After guiding Tottenham Hotspur to their third consecutive finish inside the Premier League's top three on the final day of the 2017/18 season, manager Mauricio Pochettino spoke candidly of the club's need to 'be brave' and address whatever gaps needed filling in the side.
“I have very clear ideas of what we need to do,” Pochettino said. “I don’t know if the club will agree with me or not. We are going to talk next week to create the new project. It is a little bit up to Daniel and the club to agree with us."
The Daniel referred to by Pochettino is, of course, none other than Spurs chairman Daniel Levy. A University of Cambridge graduate, Levy has earned a well-deserved reputation for being one of football's most ruthless negotiators since becoming chairman of the club in 2001.
Time and time again, Levy has displayed an almost predatory instinct for finance and negotiating by achieving outrageous transfer deals for his club. Tottenham's current squad cost £358m to put together - considerably less than rivals Chelsea, Manchester United and Liverpool, while even Everton's misfiring squad cost more in total.
The list of bargain deals negotiated by Levy is endless. Hugo Lloris for £11.9m, Christian Eriksen for £11m, Dele Alli for £5m - many of Spurs' key players were signed for an absolute pittance, with their value skyrocketing in the subsequent years.
Levy's ability to sign players cheap, increase their value and sell for a massively inflated price, before replacing them with slight upgrades, has created a sustainable business model which has transformed Spurs from mid-table nobodies to one of the Premier League's big boys in less than two decades.
Where other clubs such as Everton and Aston Villa have come close to breaking the dominance of the league's giants only to fall away, Spurs have managed to cement themselves in the new 'big six' - while spending considerably less than any of their closest competitors in the process.
With a squad full of exciting players, a world-renowned young manager and a new stadium to look forward to, the stage appears to be set for Spurs to firmly establish themselves as one of Europe's top clubs and take the next leap in their development - the leap that secures them that long-awaited trophy.
So why then does the mood around the club feel so unshakably grim?
With just 15 days left until the transfer window shuts, Spurs are yet to buy or sell a single first-team player. While Liverpool have backed Jurgen Klopp to sign seemingly any player he chooses and Manchester City pay £60m for Riyad Mahrez to warm their subs' bench, Spurs have remained completely inactive, with Aston Villa midfielder Jack Grealish the only tangible transfer link to speak of.
Spurs' failure to complete their transfer business and strengthen in order to keep up with their rivals has sent the club's supporters into an almost rabid frenzy as they wait on tenterhooks for any news of a potential signing, only to be rewarded with total silence from the club.
As another day passes with no news of incoming players, so too does another synapse snap in the brain of every Spurs fan, with the club's anti-Levy contingent growing more vocal and insatiable by the hour.
This so-called 'Levy Out' brigade believe the chairman should be held personally responsible for the club's failure to sign players, blaming his perceived insistence on securing bargains rather than keeping up with the growing inflation of the transfer market.
Given that the club is currently enjoying its most successful period in at least thirty years, the idea that Levy is 'holding the club back' seems a little misguided - however, it is easy to understand the frustration of this group of supporters.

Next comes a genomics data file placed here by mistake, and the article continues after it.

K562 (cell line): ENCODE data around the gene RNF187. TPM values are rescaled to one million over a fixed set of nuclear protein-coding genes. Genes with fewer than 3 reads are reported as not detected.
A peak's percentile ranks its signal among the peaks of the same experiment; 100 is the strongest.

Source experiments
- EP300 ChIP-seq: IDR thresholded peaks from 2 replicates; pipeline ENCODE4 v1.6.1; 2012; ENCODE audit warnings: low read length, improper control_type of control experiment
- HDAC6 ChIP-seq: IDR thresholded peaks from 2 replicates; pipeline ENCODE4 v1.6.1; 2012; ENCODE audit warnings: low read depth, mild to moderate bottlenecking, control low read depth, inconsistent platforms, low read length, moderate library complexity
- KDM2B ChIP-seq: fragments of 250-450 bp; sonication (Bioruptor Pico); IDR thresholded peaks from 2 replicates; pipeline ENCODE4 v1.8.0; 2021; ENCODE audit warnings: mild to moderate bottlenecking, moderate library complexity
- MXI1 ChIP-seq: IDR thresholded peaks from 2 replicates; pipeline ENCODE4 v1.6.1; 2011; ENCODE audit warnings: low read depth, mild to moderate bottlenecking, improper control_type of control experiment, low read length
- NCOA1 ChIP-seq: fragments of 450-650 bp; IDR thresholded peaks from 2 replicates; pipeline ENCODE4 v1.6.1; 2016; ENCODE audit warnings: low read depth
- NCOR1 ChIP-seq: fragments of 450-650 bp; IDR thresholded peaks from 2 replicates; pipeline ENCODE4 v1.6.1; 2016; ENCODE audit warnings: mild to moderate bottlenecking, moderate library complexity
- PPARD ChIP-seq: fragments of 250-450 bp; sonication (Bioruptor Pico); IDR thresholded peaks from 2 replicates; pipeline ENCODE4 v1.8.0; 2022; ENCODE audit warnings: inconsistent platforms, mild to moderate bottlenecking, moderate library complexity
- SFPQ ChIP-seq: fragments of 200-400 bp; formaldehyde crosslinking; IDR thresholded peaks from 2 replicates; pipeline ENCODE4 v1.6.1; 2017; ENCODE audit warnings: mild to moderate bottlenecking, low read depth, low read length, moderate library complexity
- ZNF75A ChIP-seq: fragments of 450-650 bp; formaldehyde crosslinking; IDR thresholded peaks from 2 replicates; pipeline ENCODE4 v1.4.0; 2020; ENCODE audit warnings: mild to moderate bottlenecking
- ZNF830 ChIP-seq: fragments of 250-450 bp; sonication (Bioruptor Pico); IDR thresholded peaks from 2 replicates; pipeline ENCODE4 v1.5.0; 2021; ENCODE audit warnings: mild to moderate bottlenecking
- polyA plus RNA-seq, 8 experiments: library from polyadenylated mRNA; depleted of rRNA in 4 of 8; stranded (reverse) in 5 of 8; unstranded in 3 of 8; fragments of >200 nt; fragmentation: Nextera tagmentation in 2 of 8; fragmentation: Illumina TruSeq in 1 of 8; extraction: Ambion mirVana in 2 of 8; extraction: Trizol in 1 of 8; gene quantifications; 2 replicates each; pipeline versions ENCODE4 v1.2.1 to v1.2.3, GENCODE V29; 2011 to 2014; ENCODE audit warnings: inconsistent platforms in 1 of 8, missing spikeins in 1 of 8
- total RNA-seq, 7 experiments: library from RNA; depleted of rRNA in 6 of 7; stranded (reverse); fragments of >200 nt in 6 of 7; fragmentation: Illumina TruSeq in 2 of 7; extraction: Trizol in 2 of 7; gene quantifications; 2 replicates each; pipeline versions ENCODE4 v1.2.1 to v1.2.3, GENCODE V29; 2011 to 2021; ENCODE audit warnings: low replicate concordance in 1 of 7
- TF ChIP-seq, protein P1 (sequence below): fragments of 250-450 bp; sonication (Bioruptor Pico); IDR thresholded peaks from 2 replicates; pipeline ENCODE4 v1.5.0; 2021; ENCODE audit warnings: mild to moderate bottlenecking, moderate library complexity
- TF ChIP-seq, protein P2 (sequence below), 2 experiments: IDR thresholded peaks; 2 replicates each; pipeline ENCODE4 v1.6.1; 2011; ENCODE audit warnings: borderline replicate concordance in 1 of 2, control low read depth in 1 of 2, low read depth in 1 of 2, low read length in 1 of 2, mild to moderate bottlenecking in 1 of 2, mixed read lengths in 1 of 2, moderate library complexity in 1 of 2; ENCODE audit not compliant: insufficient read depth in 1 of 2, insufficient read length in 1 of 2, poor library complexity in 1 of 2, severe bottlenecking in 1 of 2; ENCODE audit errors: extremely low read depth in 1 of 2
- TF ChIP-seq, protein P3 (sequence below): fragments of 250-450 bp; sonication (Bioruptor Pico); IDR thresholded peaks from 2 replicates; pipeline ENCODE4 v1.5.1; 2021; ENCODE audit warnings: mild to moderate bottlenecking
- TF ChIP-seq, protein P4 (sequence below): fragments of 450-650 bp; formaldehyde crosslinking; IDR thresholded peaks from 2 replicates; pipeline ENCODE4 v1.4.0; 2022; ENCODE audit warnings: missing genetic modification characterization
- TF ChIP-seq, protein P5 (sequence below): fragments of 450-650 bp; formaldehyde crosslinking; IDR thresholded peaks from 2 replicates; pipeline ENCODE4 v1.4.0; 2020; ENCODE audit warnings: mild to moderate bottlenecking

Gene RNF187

The majority of season tickets at Spurs' new stadium will set customers back about a grand, with the most expensive tickets going for an eye-watering £2,200 - the most costly tickets of any stadium in the country.
With prices going up and the club securing more and more sources of income through sponsorship deals and partnerships such as the arrangement to play NFL games at the new stadium, Spurs fans can be forgiven for wondering why more of this money is not being injected directly into the club in the form of signings.
Many believe that Levy is simply lining his own pockets, or else fattening up the club in order to sell it on for maximum value. However, given the astronomical success Spurs have seen under Levy's financial model for the club, perhaps fans would be better off withholding their judgement until we see how this window and the upcoming season pan out?
Though Levy has surely done enough for Spurs to earn the trust of most supporters, this season has an increasingly make-or-break feeling to it that simply will not go away.
Spurs are on the precipice of greatness, with the potential to challenge for the league title over the next few seasons provided the club is managed properly.
If the club falls away from the main pack this year, it is likely that Levy will be held directly responsible for this failure. With even his manager demanding that money be spent, Levy has opted to keep a tight grip on the purse strings and not be drawn into spending the silly money this transfer market now demands.
The worry for Spurs is that failure to challenge in the league this season will lead to the departure of key players and staff. The likes of Eriksen, Alli and of course Harry Kane may have come cheap, but they are now world-class talents who deserve success and may seek greater assurance of the ambition to achieve this.
Daniel Levy is a financial genius who has taken Spurs further than anyone could have dreamed of. However, football has changed a lot since 2001 and in the current market, you can only get so far without spending money. Levy's approach hasn't let Spurs down yet, but the 56-year-old will need this gamble to pay off in order to keep his project alive.